For example, I would like to be able to do something like

CREATE EVENT LogNotifier
TYPE LogDiskSpace
WHERE event_condition( 'LogFreePercent' ) < (select DiskThreshold from Settings)
HANDLER
BEGIN
   MESSAGE 'LogNotifier message'
END;

I appreciate there are potential performance implications if one did something stupid - but that pretty well applies to anything :)

asked 17 Aug '10, 12:23

Justin%20Willey's gravatar image

Justin Willey
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accept rate: 20%

3

That raises the question "how often should SQL Anywhere evaluate the WHERE clause?" Previously it only had to watch the event_condition for any change, but now the event could be fired even if the event_condition remained static. Perhaps a SCHEDULE clause could be used to specify "how often?"

(17 Aug '10, 13:16) Breck Carter

The conditions allowed in an event WHERE clause are limited for exactly that reason: performance. The WHERE clause applies only to system events, and these can potentially be triggered very frequently. By limiting what is allowed, the server can evaluate whether or not to fire the event without the overhead incurred by permitting arbitrarily complex expressions, and can do so without creating a temporary connection for the event. If you need to add more complex logic, add an IF statement at the start of the handler with a RETURN statement as its body.

Another alternative (which would be more appropriate for your example above) is to create the event dynamically using EXECUTE IMMEDIATE to incorporate the value from the subquery, and recreate it when the Settings table is changed. This would avoid creating a temporary connection and evaluating the query every time the log file grows.

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answered 17 Aug '10, 13:39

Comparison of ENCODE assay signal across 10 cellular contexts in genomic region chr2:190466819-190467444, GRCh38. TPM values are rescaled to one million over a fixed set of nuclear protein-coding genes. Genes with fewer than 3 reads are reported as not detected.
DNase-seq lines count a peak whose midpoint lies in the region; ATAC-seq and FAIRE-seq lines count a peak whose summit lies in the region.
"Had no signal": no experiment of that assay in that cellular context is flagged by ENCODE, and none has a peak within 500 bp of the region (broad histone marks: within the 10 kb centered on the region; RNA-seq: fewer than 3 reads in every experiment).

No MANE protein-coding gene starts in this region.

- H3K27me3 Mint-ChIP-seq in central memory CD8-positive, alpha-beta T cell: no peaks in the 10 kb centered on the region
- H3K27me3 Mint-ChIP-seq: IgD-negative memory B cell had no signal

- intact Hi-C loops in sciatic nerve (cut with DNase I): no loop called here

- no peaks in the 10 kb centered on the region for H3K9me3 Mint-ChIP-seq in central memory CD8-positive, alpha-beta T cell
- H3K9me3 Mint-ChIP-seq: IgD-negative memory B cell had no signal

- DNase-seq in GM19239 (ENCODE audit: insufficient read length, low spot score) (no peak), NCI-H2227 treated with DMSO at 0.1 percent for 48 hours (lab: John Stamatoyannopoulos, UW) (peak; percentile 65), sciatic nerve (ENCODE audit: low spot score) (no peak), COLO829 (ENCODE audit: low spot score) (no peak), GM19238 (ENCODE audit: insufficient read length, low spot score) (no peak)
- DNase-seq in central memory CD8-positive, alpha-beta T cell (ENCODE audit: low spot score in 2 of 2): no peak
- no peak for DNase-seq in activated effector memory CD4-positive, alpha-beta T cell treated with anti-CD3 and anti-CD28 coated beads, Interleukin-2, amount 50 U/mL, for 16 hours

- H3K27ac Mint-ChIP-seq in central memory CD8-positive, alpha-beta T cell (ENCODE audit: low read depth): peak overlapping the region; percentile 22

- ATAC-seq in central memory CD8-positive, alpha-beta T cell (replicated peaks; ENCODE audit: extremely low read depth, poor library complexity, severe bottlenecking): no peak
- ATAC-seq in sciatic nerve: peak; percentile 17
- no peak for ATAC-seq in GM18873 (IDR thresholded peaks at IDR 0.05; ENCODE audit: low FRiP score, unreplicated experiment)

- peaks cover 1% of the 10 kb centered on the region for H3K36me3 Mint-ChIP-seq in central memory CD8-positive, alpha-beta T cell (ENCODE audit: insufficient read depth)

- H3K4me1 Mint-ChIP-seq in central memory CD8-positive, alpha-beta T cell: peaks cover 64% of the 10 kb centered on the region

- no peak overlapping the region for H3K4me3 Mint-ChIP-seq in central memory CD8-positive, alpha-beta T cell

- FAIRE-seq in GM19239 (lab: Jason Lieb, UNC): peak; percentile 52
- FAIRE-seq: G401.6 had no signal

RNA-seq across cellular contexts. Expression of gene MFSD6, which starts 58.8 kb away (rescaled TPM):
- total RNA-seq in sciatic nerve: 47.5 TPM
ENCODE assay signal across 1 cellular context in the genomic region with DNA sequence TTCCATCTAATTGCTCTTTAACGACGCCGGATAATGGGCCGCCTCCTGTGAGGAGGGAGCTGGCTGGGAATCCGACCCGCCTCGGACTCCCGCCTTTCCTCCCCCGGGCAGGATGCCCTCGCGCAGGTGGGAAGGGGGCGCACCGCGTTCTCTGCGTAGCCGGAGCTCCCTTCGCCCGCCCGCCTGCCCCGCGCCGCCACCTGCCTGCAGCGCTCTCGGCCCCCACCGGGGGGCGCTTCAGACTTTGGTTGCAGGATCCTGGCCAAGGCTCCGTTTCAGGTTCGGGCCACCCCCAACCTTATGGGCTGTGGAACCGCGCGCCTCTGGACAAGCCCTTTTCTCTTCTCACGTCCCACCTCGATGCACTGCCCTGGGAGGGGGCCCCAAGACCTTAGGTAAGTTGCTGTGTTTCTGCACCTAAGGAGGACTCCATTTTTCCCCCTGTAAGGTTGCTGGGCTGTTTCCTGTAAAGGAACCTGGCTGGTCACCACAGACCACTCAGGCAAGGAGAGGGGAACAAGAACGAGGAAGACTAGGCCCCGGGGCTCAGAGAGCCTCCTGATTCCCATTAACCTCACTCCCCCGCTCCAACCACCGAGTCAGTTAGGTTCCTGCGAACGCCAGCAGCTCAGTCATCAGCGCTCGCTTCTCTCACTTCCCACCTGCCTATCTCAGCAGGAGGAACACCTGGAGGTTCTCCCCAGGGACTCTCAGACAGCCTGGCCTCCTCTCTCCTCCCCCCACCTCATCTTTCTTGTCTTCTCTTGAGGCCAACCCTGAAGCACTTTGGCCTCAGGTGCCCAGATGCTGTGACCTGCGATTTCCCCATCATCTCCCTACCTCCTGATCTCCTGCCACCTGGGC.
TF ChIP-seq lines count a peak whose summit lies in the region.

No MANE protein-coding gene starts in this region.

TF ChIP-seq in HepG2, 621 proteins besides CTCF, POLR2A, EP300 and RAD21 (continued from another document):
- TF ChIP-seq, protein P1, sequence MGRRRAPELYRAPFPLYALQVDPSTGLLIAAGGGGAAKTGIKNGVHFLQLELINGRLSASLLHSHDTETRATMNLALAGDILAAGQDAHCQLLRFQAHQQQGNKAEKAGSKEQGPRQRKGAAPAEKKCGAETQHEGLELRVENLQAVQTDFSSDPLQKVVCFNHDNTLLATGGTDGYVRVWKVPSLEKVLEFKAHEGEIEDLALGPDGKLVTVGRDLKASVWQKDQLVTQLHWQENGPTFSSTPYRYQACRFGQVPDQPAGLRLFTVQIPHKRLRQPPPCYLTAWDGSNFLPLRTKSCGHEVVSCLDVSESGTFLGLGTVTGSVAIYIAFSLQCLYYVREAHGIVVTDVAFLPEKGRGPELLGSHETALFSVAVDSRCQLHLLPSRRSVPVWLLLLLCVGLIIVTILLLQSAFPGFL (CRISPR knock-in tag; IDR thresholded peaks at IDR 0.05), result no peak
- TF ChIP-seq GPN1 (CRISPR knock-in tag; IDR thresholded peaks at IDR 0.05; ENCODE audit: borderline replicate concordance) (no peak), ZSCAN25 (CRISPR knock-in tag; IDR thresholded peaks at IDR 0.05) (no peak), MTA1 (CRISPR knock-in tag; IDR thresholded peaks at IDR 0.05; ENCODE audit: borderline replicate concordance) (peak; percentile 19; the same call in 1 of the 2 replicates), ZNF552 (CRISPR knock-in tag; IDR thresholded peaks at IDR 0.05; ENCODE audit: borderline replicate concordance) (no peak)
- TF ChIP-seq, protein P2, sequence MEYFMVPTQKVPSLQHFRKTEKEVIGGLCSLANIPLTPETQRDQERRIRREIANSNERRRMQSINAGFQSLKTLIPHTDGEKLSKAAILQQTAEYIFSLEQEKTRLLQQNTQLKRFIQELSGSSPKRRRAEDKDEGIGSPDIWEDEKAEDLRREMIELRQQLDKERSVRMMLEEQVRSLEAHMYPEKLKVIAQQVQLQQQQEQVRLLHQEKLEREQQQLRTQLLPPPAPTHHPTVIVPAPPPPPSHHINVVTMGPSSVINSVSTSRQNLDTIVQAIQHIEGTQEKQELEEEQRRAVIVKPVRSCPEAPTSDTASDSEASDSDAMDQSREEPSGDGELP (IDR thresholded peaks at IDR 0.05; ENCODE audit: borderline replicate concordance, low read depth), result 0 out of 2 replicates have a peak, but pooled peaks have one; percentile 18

Bruce%20Hay's gravatar image

Bruce Hay
2.6k1510
accept rate: 48%

Thanks Bruce, the dynamic gives me an idea - I put a trigger on the setting that re-creates the events whenever the threshold changes.

(17 Aug '10, 13:59) Justin Willey

You could take a differen approach by using the event GrowLog which is fired, if the log file shall be grown. At that point you are able to check the disk space based on a value from a select statement. Or if you have the feeling that this situation might be to late to check, you could create an event which runs every 10 minutes checking the diskspace in question.

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answered 17 Aug '10, 13:41

Martin's gravatar image

Martin
8.6k116151237
accept rate: 14%

Thanks Martin - I see there are GrowDB and GrowTemp events as well which would cover the other disk monitoring events I have. However I think the easiest answer is using a trigger as described in my comments on Bruce's answer.

(17 Aug '10, 14:03) Justin Willey
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question asked: 17 Aug '10, 12:23

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last updated: 17 Aug '10, 13:41